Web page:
Scientists don't know much about what the very first mammal looked like, but they do know that it lived around 180-250 million years ago and that every mammal on Earth – from blue whales to platypuses – is descended from it.

But thanks to new research, we now know what its genome looked like.

An international team of scientists has computationally pieced together a likely genome for the common ancestor of mammals by working backward from 32 genomes of living species.

The analysis included a wide range of species from all three types of mammals, including narwhals, bats pangolins, and humans for placental mammals, Tasmanian devils and wombats for marsupials, and the egg-laying platypus.

Chickens and Chinese alligators were used as a non-mammal comparison group.

The researchers reconstructed the complete set of chromosomes at 16 nodes stretching back to the common ancestor of all mammals. (A node represents the last common ancestor between two distinct genetic lines; it is the point where the phylogenetic tree splits into multiple branches.)

Researchers concluded that the species at the very start of the mammal phylogenetic tree likely had 38 chromosomes.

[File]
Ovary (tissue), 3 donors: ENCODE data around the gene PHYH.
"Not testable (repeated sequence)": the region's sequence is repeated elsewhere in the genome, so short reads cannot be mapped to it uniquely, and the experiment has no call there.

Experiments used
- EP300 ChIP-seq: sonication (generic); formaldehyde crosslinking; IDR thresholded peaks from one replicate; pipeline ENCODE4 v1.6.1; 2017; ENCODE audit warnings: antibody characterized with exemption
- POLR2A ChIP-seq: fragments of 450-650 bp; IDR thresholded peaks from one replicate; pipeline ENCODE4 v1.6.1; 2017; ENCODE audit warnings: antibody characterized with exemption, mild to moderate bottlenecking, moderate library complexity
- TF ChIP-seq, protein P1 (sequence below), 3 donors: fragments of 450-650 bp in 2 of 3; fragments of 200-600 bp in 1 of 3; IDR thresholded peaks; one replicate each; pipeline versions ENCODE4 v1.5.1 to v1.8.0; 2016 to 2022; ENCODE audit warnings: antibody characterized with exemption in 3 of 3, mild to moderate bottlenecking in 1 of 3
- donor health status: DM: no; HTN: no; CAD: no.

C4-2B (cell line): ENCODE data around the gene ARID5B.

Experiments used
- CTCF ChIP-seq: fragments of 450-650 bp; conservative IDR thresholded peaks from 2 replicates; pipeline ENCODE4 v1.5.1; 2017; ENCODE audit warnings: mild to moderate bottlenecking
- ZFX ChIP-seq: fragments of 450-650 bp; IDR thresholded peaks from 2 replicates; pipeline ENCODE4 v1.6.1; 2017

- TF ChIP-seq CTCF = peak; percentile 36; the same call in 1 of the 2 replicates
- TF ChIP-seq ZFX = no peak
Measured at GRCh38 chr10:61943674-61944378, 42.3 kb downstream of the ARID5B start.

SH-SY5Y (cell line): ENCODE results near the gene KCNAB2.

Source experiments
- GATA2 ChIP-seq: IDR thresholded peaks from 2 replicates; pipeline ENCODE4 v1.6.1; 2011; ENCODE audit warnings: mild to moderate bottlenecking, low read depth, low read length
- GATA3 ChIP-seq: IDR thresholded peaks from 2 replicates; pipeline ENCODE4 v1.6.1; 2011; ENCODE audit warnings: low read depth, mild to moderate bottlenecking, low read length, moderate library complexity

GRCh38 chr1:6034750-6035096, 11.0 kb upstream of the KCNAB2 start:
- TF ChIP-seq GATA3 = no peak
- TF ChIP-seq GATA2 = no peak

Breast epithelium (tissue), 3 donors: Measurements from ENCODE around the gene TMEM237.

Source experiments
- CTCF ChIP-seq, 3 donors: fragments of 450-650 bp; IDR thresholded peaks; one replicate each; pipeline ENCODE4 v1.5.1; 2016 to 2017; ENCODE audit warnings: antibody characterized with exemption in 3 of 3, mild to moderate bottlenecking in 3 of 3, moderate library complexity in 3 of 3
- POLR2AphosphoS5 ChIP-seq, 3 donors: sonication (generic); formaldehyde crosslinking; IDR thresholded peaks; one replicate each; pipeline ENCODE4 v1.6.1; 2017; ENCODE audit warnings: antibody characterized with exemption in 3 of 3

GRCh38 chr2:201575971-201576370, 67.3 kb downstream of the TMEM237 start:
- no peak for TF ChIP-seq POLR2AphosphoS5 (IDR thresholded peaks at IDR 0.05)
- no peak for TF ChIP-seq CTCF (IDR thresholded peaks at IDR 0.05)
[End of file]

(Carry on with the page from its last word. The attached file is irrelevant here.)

It shared nine of the smallest chromosomes with the common ancestor of mammals, birds, and reptiles, which is a step even further back in the tree.

"This remarkable finding shows the evolutionary stability of the order and orientation of genes on chromosomes over an extended evolutionary timeframe of more than 320 million years," says senior author and evolutionary biologist Harris Lewin.

Many of these highly conserved areas contain genes involved in developmental functions.

The researchers examined how chromosomes were broken apart, combined, deleted, repeated, or translocated over time.

The sections of the chromosomes heavily affected by rearrangements are called 'breakpoints', a rich source of genetic variations that play a role in separating species through evolution.

The highest breakpoint rate was observed when therians – marsupial and placental mammals that give birth to live young – split from the egg-laying monotremes.

"Our results have important implications for understanding the evolution of mammals and for conservation efforts," says Lewin.

It is likely the earliest mammal looked somewhat like the tiny, rat-like mammal called Morganucodon, which lived around 200 million years ago and laid eggs. Its fossil was discovered in a limestone crevice in 1949 in Wales in the UK.

This genus is related to living mammals, but it isn't considered a common ancestor, making it a sister group to the mammal line.

Another mammalian sister clade is the rodent-like Tritylodont genus. Fossils found in Africa and North America are too specialized to be a common ancestor of all mammals, but they would have lived around the same time as the first mammal species.

This paper was published in the Proceedings of the National Academy of Sciences.